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Fogponics – How to Grow with Fog

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Fog in the rainforest

If you are no strangers to Hydroponics, you must have known that Hydroponics relies on water for growing plants.

In traditional Hydroponics, growers would submerge plant roots in the water with added nutrient. Yet as Hydroponics evolves, people have developed a kind of system where plants can be hung freely without direct access to the water and nutrient. They are sprayed and moistured with the misting nozzles.

That system is called Aeroponics. However, you don’t need to use just water mistings. One of the advanced forms of aeroponic is fogponics, which uses fog as the main growing environment.

Do you think plants can be grown with just Fog?

Definitely yes, that’s what I am going to share with you in this post – what it is, and how to grow plants with Fogponics.

What is Fogponics?

Fogponics, or fog and ponics (labor) can be defined as working fog. In its simplest meaning, in fogponic system, growers use the fog to grow plants.

The fogponic system uses electric foggers to pump and vibrate under pressure to transform nutrient and water mix into humidity, like the humid atmosphere found in the rainforest. This creates a constant humid and nutrient-rich fog for plant roots

With fogponics, the root system can have a full coverage as the tiny droplet size of the gravity-defying fog can travel and penetrate all space around it.

How does it work?


Like any other active hydroponics system, plants are given with what they need, moisture, nutrients, oxygen. They do not have to actively seek for these like in the soil counterparts. All of their efforts are spent on growing, flowering, or sprouting (for seedlings), and root development (for cloning).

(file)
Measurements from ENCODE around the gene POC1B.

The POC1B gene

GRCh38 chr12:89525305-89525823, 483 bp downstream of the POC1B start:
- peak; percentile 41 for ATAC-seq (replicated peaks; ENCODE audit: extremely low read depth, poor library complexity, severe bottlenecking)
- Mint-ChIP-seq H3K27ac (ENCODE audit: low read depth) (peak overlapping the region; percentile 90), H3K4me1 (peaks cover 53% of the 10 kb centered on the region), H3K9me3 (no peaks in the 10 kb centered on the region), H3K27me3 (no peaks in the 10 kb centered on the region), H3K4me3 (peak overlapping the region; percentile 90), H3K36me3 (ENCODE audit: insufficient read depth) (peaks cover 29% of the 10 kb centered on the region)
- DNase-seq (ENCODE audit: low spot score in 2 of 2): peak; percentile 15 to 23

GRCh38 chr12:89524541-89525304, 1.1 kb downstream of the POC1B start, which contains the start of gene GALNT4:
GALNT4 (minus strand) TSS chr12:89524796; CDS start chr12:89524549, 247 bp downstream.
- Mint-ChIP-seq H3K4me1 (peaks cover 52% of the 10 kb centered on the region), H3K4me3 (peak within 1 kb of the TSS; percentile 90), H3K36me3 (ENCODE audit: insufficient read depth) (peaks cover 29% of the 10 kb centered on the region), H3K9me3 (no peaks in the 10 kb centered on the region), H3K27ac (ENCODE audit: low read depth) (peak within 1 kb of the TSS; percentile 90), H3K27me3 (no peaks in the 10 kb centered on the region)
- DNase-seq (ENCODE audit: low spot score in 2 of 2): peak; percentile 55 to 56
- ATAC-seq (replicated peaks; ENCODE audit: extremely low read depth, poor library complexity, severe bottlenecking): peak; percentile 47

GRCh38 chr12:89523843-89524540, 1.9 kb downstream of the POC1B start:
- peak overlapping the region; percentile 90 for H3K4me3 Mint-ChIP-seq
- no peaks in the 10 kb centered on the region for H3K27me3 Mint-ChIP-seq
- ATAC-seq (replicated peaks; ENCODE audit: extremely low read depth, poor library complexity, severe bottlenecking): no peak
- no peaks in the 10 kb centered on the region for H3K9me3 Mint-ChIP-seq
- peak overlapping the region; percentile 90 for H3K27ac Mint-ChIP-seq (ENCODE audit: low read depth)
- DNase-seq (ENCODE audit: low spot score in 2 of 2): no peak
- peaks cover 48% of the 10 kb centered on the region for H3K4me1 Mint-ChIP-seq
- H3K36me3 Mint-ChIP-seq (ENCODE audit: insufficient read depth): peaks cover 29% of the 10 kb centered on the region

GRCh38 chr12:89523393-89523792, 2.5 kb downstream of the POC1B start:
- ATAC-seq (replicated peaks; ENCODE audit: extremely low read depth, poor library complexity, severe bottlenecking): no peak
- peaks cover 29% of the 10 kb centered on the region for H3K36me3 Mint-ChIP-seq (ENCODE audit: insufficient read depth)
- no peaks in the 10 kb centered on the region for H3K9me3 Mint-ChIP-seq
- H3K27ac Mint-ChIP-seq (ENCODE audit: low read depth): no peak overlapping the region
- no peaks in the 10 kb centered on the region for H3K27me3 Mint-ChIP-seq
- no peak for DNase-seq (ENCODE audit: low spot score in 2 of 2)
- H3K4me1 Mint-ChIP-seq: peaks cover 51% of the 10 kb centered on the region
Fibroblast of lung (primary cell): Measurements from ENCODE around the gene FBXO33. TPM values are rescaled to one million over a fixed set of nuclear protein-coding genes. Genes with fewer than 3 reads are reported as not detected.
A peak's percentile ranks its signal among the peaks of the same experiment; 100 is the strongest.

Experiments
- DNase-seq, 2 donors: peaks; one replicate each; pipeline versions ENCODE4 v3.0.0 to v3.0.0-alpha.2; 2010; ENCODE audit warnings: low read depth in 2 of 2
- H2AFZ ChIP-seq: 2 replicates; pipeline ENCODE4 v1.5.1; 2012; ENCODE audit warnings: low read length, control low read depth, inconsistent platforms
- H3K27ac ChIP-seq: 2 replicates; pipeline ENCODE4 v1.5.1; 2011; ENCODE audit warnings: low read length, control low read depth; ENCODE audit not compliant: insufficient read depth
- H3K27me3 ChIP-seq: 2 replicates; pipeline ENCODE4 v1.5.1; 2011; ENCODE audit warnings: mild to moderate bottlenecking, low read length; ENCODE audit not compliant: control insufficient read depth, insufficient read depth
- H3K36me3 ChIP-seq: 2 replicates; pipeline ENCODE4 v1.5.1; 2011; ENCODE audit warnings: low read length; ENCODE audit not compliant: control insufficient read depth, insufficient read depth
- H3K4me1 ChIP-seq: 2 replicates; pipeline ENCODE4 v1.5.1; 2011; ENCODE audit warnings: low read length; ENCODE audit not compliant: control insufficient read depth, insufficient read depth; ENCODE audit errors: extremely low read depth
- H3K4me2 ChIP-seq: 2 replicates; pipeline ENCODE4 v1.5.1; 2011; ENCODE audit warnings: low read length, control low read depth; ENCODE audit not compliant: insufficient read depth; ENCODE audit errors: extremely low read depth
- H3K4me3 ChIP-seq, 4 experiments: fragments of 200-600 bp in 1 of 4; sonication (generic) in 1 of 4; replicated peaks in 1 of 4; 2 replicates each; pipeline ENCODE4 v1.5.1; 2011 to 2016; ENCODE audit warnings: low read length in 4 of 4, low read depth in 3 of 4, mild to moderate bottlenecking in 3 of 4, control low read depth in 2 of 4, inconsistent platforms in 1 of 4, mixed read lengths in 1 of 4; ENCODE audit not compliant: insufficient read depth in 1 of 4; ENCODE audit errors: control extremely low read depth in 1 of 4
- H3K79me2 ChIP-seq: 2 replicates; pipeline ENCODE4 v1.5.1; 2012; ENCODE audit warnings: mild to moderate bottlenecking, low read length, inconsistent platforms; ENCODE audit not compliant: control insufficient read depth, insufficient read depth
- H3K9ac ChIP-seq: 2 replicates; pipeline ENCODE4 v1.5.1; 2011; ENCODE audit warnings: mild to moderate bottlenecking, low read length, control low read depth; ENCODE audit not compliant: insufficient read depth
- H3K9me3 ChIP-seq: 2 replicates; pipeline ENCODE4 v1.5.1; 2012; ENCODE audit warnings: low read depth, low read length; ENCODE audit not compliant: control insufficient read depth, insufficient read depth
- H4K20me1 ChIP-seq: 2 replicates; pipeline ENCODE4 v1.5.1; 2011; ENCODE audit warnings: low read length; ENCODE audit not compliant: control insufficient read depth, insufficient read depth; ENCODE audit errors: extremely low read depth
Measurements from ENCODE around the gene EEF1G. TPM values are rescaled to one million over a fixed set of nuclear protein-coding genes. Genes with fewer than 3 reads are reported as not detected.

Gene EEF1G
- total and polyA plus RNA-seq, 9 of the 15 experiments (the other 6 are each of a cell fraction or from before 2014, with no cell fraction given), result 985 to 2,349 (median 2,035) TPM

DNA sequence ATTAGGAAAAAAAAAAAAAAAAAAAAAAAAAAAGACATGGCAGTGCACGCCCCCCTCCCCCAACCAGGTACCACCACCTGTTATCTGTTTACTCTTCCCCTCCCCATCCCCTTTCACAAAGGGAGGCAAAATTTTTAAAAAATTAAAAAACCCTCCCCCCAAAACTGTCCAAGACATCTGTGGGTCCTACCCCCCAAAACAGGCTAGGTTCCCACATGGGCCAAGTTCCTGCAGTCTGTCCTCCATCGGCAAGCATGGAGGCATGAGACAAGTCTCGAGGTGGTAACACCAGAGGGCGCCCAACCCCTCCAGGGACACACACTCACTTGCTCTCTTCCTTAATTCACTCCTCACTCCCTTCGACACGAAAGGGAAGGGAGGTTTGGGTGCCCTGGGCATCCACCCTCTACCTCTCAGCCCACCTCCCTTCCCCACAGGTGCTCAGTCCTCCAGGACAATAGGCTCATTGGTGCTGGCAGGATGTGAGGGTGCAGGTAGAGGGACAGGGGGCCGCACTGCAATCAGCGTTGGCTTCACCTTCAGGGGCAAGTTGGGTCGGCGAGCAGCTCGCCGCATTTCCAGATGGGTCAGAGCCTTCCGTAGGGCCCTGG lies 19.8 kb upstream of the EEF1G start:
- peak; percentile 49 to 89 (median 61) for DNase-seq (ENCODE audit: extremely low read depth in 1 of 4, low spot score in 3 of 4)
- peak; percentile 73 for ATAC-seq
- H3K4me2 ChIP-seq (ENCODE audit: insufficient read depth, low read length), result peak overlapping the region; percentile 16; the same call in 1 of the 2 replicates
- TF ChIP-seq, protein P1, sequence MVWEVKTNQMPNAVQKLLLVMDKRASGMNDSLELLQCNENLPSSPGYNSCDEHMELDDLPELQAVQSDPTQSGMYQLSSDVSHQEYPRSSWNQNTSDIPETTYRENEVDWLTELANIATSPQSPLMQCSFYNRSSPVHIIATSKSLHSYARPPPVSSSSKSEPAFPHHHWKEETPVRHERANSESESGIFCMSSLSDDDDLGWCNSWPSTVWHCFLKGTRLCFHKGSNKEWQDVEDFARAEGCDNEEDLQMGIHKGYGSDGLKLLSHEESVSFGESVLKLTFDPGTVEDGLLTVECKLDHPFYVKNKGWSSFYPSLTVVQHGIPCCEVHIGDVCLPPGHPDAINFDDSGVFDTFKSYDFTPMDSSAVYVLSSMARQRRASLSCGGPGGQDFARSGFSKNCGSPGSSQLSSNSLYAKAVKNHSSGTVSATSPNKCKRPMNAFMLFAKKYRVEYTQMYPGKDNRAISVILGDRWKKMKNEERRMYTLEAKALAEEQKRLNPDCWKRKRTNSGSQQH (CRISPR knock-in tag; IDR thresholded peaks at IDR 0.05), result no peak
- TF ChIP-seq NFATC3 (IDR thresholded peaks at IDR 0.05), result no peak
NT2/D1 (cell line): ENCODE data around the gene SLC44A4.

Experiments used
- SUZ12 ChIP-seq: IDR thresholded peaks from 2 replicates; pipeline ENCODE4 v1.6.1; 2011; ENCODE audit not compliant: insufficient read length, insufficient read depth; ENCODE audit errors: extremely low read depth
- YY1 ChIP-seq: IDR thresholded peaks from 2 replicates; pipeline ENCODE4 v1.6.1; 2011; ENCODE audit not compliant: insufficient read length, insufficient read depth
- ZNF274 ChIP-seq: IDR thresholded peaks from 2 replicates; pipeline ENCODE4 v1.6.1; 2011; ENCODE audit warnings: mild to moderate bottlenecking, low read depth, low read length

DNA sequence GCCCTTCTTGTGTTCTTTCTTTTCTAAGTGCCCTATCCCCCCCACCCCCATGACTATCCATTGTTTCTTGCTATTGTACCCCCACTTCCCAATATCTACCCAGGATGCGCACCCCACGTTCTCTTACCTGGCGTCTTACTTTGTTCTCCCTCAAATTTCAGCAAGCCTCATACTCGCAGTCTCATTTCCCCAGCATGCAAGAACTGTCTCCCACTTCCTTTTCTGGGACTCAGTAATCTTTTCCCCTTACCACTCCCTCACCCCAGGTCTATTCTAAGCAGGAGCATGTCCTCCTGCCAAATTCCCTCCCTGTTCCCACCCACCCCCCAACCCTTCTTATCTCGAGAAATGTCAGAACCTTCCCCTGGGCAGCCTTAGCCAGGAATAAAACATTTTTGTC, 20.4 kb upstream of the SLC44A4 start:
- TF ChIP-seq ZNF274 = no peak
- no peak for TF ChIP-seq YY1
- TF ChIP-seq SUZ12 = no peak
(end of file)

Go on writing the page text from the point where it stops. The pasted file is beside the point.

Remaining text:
But unlike traditional Hydroponics, where plants get the oxygen from the water oxygenated by an air pump, Fogponics/Aeroponics works by hanging the plants in the air. It is held by a tray/foam. The plant roots are suspended, so they have plenty of oxygen access. Water is provided by plants via the foggers.
The action is usually automated by a timer.

Fogponics operates just like aeroponics. But instead using the water misting, the foggers are used.
They produce and atomize much smaller droplets than in aeroponics, usually less than 10 microns in size.

How to set up a Fogponic system?

You’ll need these tools to set up the system.

A container, a reservoir, a bucket or anything large enough that can hold water and at least 1 plant.

A lid. This will cover your reservoir and keep the fog from escaping. You’ll also need to drill some holes to place the net pot with the plants in it.

A net pot. Get the size you find fit with your system. Fill it with the growing media (hydroton, perlite, vermiculite). Place the net pot on the reservoir. It must be held by the lid or styrofoam so that when plants are put into the net pot, their roots are hung above the water of the reservoir.